Commercial awareness is a transferable skill that is a requirement for many jobs.
A commercially aware employee is one who understands the inner workings of both the organisation they work for and the industry it operates within.
This awareness not only improves their overall performance; it allows them to recognise the different trends (both political and economic) that can impact their workplace.
Commercial awareness is cultivated through research into the company in question, the industry to which it belongs, and the business marketplace in general.
In short, being commercially aware makes you a better employee – influencing both the way you work and the way you think.
Commercial awareness is an invaluable skill in a variety of careers, particularly ones such as law or engineering. As such, employers will often screen for commercial awareness traits in the application process.
A person who is commercially aware has developed a deep understanding of their industry and the marketplace in which it operates. This will affect the way in which they work and the decisions they make.
Staying aware of changes in an industry (or in some cases, being able to predict them based on current and past trends) is a characteristic that many employers value.
In an uncertain market, commercial awareness can help to both protect existing business ventures and create new opportunities.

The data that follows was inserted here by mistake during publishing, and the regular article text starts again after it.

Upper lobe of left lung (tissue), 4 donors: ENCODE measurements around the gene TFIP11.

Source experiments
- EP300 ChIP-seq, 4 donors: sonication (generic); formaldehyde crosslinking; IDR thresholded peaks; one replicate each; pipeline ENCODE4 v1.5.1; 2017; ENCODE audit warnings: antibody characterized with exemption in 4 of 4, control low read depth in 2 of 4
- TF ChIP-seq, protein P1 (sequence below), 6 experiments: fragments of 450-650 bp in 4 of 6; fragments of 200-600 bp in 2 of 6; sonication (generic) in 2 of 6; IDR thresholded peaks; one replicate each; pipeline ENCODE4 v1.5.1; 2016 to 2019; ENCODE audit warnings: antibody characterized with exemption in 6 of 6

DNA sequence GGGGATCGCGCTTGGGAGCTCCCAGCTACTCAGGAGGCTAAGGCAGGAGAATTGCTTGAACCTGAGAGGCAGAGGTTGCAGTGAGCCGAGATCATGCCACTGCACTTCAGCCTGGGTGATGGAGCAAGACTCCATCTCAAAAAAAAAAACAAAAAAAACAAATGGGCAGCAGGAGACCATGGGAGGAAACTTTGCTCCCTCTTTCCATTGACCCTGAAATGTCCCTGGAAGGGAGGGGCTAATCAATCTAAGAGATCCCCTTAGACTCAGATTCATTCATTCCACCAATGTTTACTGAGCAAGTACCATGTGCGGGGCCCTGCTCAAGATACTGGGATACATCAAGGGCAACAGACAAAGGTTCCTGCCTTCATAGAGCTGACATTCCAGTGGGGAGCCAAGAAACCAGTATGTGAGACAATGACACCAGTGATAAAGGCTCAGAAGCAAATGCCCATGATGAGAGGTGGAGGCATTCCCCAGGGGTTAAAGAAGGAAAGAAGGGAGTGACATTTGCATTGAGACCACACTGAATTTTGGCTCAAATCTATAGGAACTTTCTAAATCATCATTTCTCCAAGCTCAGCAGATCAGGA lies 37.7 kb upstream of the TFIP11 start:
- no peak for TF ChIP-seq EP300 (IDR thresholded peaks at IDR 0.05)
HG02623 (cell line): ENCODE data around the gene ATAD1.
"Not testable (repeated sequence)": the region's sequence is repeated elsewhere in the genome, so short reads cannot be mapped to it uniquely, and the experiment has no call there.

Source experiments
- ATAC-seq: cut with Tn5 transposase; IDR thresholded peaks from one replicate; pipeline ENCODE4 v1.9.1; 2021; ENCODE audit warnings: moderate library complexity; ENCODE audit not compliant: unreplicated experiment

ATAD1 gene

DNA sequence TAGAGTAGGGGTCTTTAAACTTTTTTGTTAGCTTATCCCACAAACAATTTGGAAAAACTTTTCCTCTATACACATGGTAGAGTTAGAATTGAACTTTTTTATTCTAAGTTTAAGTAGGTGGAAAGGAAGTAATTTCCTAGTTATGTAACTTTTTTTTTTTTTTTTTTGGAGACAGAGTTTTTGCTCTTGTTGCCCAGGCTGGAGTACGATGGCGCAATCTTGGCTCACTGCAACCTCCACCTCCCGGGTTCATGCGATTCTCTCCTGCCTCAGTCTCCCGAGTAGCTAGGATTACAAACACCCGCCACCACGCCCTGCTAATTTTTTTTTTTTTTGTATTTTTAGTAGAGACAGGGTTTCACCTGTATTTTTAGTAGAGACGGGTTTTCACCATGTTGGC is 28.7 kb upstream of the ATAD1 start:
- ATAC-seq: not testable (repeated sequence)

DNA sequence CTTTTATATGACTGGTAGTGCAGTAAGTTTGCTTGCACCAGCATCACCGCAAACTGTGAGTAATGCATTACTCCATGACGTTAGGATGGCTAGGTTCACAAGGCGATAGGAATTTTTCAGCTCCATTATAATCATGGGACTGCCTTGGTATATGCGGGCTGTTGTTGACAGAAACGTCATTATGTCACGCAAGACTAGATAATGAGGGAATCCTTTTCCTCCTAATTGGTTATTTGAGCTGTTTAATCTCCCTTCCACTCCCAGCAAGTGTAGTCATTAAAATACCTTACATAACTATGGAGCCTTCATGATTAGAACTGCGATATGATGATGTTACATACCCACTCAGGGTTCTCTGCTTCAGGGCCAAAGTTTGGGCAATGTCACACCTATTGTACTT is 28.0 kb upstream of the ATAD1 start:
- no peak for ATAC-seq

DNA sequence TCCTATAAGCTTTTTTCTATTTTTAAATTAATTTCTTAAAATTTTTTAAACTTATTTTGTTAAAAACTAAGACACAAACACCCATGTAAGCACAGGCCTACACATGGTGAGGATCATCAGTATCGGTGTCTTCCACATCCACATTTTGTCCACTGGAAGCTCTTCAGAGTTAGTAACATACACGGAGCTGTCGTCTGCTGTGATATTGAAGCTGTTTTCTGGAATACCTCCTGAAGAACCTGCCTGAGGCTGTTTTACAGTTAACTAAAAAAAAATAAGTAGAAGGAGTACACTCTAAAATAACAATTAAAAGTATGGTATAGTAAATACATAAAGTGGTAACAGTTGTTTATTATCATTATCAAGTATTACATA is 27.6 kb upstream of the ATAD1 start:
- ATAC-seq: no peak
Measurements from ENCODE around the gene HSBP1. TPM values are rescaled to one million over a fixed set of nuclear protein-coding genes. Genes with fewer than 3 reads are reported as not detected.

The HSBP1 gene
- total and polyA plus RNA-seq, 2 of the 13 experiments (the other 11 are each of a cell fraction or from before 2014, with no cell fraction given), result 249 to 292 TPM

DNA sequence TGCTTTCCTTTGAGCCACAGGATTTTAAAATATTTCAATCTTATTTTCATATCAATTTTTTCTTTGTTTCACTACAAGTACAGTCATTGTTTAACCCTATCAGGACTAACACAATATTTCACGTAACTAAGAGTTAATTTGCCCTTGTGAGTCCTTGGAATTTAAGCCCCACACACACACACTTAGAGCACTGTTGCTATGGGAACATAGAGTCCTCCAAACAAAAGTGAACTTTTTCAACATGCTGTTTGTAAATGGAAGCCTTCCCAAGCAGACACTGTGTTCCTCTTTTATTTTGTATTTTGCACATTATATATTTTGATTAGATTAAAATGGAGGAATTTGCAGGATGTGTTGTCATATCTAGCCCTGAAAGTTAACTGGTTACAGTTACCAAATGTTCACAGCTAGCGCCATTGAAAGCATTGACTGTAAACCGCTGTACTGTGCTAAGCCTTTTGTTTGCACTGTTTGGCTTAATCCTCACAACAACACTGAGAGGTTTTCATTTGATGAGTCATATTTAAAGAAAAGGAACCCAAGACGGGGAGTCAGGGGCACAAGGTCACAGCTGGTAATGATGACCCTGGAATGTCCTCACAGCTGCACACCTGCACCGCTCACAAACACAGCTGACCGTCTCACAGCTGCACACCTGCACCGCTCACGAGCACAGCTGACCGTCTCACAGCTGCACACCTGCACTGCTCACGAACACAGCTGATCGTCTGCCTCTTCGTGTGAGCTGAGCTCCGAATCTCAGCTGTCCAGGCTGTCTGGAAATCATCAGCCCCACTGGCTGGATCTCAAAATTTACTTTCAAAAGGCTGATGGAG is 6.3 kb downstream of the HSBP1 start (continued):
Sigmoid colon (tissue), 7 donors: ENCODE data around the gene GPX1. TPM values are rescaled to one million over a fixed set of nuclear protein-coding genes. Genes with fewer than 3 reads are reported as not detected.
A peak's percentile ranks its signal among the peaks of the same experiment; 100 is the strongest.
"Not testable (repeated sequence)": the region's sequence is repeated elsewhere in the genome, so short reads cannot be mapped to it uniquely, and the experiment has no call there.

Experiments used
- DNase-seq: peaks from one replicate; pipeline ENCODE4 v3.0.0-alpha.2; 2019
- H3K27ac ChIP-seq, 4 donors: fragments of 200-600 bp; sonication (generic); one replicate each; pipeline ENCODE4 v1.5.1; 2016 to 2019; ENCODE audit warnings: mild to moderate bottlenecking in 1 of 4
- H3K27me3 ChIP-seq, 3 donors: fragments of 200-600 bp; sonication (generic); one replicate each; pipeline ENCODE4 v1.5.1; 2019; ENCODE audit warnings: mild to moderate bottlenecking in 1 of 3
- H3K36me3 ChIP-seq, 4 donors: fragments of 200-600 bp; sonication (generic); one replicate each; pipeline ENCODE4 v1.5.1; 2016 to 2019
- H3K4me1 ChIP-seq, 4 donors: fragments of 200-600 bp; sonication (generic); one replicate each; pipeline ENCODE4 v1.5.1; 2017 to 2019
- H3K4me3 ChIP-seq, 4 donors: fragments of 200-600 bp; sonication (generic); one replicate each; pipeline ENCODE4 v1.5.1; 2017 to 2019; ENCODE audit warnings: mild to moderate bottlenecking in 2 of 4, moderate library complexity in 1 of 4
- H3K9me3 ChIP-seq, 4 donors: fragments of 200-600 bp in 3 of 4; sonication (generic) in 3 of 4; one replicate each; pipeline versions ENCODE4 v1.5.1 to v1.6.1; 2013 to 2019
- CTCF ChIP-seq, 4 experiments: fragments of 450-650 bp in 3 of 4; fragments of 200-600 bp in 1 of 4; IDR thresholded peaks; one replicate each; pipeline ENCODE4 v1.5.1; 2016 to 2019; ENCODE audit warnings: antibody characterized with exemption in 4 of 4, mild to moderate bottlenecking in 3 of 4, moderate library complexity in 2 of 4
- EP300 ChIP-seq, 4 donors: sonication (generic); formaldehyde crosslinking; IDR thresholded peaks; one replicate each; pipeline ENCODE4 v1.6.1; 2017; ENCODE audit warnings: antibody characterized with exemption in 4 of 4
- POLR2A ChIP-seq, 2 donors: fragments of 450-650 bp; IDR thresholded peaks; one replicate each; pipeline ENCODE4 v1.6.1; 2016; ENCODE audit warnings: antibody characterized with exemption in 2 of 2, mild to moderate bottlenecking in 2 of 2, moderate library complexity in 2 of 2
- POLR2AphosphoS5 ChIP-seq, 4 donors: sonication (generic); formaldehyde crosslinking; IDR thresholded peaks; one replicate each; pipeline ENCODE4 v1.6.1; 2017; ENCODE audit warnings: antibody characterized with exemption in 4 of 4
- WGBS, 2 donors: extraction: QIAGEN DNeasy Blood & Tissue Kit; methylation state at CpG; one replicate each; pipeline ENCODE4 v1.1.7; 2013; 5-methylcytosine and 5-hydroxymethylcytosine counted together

Commercial awareness must be developed over time. While acquiring this trait may seem difficult, there are numerous ways for you to prove to an employer that you are commercially aware.
The simplest, and perhaps most obvious, way to gain commercial awareness in your chosen industry is through research.
Find resources, both online and in print, that analyse changes in the market and discuss trends in the business world.
If you are working for a company that sells products or services, read reviews.
Keeping up-to date-through news reports and articles is the best way to develop commercial awareness. The more research you put in, the more it will improve.
If you can, get industry-based work experience to acquire practical experience of commercial awareness on a daily basis.
Prior to an interview, make sure you learn as much as you can about the company in question. Understand the services it provides and the way in which it operates, so that you are able to ask relevant questions.
It is also useful to memorise key names and data, such as the name of the CEO and information about financials.
The interview itself is when your commercial awareness is put to the test. See below for ten key questions you may be asked.
If you are not asked questions that focus on your commercial awareness, bring it up yourself in conversation.
For example, if there were recent staffing changes or the company gained a new CEO, you could mention this and discuss what you believe it means for the future of the company.
The more effort you put into making these an excellent representation of your work, the more you can demonstrate how you are commercially aware.
This can be demonstrated in numerous ways – perhaps through a discussion of the costs associated with the project you are presenting, or by including a slide that discusses potential difficulties/flaws in your proposal, and how you plan to address them moving forward.
Below are ten common commercial awareness interview questions, with tips on how best to answer them.
This question, while relatively straightforward, requires at least a base knowledge of the relevant industry.